The pre-match video shows a highlights reel that focuses predominantly on the Premier League winning side of 1995. There’s a real feeling of those former glories as you enter the ground too. Images of Shearer, Dalglish and Walker haunt the entrance to Ewood Park, and more recent glory too, like the Worthington Cup Final in 2002. It was a match I went to, and I wince as Andy Cole’s goal creeps in at the Millenium Stadium.
The game gets underway with a strong start from West Ham as a nervous clearance from Elliott Ward leads to the first telling attack of the game. A resulting free-kick from the pressure that follows is dealt with.
Ben Marshall opens the scoring on 20mins. As the ball reaches him from a West Ham clearance from a corner, he feints to shoot on his right before cutting inside the attempted block of Payet to find the back of the net on his left foot. There’s a massive reaction around us and I momentarily almost join in, forgetting I’m in the ‘professional’ area despite there being fans just a couple of seats to my left.
The lead doesn’t last long. On 26mins, Victor Moses picks the ball up on the edge of the centre circle and turns towards the Blackburn goal with pace. As the home side fail to close down the Nigerian international, he takes just seven touches to reach the edge of the opposition box and fire a powerful shot beyond Jason Steele. It’s poor defending, in truth.
West Ham begin to dictate play with their rediscovered brand of expansive and attractive football as more than 7,000 visiting fans hit full voice with the reverb of an East London Male Voice Choir.
“COME ON TAYLOR! It’s not bed time!” screams one fan as the midfielder is dispossessed. His attempts to make amends lead to a free-kick in a dangerous area and a booking. Payet steps back and places it over the wall and into the far corner with stunning accuracy. It’s the kind of goal that probably does have a market value of £125k a week these days if the rumours of his new contract are true. You get the feeling the travelling support would happily chuck a tenner in each as they celebrate their hero’s majestic right foot.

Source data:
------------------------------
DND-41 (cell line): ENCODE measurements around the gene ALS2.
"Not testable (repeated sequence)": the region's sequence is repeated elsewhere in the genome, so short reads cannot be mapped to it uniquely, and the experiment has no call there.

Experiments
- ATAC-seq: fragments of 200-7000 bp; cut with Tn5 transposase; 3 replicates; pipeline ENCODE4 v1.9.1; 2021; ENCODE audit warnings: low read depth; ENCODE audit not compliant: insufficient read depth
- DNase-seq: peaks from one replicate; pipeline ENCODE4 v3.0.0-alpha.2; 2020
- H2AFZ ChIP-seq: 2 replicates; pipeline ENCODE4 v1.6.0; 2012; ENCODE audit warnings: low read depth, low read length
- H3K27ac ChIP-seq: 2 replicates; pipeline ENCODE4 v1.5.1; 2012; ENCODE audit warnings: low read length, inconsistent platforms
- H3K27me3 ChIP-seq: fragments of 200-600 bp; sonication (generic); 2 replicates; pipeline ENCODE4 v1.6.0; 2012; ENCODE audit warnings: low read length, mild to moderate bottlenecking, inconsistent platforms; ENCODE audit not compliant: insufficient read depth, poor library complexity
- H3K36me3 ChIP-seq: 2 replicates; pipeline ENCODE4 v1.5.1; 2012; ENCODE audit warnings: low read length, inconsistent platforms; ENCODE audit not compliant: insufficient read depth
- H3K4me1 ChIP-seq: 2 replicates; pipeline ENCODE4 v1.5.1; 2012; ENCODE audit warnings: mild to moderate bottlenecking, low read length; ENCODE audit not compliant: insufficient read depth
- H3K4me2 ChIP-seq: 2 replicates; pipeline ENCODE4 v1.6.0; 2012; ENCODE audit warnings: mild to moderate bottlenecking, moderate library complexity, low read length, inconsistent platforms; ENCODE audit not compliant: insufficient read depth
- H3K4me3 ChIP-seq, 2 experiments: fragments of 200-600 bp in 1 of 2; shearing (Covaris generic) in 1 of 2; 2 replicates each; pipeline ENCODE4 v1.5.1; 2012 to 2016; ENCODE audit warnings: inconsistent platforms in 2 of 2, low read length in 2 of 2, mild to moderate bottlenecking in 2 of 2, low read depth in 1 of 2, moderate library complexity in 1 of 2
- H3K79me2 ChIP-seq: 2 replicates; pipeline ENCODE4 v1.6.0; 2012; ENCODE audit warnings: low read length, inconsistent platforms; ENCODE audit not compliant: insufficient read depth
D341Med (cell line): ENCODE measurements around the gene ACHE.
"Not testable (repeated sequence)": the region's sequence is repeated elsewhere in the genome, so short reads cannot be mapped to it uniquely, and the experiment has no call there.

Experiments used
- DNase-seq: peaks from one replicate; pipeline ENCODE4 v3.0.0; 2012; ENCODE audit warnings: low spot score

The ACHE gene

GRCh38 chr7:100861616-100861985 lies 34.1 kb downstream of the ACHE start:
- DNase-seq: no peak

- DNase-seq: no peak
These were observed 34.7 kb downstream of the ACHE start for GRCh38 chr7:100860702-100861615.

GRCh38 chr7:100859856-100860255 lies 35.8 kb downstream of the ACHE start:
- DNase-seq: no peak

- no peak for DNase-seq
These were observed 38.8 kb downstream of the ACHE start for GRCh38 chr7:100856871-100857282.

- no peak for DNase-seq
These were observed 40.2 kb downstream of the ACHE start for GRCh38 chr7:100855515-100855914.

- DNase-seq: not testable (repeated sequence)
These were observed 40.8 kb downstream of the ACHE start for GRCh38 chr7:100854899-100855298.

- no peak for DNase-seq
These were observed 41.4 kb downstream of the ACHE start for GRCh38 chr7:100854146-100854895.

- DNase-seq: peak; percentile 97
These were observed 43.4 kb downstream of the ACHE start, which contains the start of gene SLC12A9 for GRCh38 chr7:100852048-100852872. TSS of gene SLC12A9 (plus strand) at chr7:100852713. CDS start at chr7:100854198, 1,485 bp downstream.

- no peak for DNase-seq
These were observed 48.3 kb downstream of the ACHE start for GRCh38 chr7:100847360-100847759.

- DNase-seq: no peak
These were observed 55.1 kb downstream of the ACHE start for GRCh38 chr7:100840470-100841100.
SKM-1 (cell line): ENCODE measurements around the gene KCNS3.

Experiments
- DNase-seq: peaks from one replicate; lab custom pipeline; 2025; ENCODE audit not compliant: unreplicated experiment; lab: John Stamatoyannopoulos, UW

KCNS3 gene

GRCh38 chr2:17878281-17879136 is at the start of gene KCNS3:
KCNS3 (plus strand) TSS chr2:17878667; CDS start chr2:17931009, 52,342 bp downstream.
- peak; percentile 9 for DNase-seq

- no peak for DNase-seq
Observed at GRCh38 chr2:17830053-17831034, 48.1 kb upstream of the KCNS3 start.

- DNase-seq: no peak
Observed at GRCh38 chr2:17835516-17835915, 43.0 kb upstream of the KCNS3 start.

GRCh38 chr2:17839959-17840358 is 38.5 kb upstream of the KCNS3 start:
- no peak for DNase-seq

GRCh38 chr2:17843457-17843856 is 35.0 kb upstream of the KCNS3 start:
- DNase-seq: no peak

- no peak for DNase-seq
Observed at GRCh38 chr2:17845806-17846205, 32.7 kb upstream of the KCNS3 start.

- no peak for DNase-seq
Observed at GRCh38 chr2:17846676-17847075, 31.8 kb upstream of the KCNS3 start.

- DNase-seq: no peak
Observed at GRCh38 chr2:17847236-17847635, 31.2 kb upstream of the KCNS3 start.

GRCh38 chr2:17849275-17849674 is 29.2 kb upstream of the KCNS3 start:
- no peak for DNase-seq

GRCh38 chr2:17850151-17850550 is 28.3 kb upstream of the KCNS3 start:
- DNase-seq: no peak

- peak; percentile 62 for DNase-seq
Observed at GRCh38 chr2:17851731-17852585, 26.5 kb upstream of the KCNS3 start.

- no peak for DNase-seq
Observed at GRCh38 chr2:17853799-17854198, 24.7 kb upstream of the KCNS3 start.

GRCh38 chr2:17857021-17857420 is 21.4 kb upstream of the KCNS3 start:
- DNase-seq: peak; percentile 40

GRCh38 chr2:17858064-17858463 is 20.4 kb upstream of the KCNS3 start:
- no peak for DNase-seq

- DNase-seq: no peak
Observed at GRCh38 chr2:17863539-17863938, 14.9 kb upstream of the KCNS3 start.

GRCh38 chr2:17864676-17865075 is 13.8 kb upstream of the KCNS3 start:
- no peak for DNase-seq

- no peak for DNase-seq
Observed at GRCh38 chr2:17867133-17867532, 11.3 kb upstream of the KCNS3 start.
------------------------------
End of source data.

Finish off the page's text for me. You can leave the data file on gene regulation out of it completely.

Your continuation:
Payet appears to be the topic of conversation with a few in an otherwise quiet media room at half-time. I grab a portion of fantastic pie and veg and notice Times journalist Henry Winter across the room. I wonder if he talks to men he met on the internet in preparation for games too.
It’s a good start to the second half as Elliott Ward comes close to levelling things. Soon after, though, Taylor is involved again as he fells the advancing Moses and gets a second yellow. He looks distraught as he leaves the field to a mixed reaction from the fans around us. As he covers his head with his shirt, the Hammers fans sing ‘He’s gonna cry in a minute!’ somewhat uncharitably.
From this point it looks like West Ham could run riot. Antonio comes close and Emenike has a goal ruled offside that looked tight. Emenike does get on the scoresheet soon after, though, as West Ham lay siege to the Blackburn goal and he slots in at the far post.
I think of Chase surrounded by Hammers in a bar in Texas. You wait all this time for a live game and then this happens.
The noise from the West Ham end is impressive – they remained vocal while getting battered at West Brom last season when the outlook was much gloomier. Now, as Bilic hugs every substituted man as he leaves the field, you can feel the spirit he’s created within this West Ham side and the fans have every reason to sing his name.